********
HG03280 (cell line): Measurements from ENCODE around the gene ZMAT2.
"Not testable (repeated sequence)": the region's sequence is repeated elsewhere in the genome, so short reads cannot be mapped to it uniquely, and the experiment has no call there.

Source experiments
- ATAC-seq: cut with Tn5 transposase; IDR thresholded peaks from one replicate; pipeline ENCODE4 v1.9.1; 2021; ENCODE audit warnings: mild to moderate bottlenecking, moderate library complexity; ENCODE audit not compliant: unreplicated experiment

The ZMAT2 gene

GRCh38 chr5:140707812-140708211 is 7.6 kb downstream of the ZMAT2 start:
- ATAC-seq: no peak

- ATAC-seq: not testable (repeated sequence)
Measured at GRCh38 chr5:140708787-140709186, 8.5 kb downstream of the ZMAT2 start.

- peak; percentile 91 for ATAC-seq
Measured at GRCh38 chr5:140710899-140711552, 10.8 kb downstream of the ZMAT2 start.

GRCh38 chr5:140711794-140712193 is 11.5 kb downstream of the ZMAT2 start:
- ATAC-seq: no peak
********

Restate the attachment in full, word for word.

HG03280 (cell line): Measurements from ENCODE around the gene ZMAT2.
"Not testable (repeated sequence)": the region's sequence is repeated elsewhere in the genome, so short reads cannot be mapped to it uniquely, and the experiment has no call there.

Source experiments
- ATAC-seq: cut with Tn5 transposase; IDR thresholded peaks from one replicate; pipeline ENCODE4 v1.9.1; 2021; ENCODE audit warnings: mild to moderate bottlenecking, moderate library complexity; ENCODE audit not compliant: unreplicated experiment

The ZMAT2 gene

GRCh38 chr5:140707812-140708211 is 7.6 kb downstream of the ZMAT2 start:
- ATAC-seq: no peak

- ATAC-seq: not testable (repeated sequence)
Measured at GRCh38 chr5:140708787-140709186, 8.5 kb downstream of the ZMAT2 start.

- peak; percentile 91 for ATAC-seq
Measured at GRCh38 chr5:140710899-140711552, 10.8 kb downstream of the ZMAT2 start.

GRCh38 chr5:140711794-140712193 is 11.5 kb downstream of the ZMAT2 start:
- ATAC-seq: no peak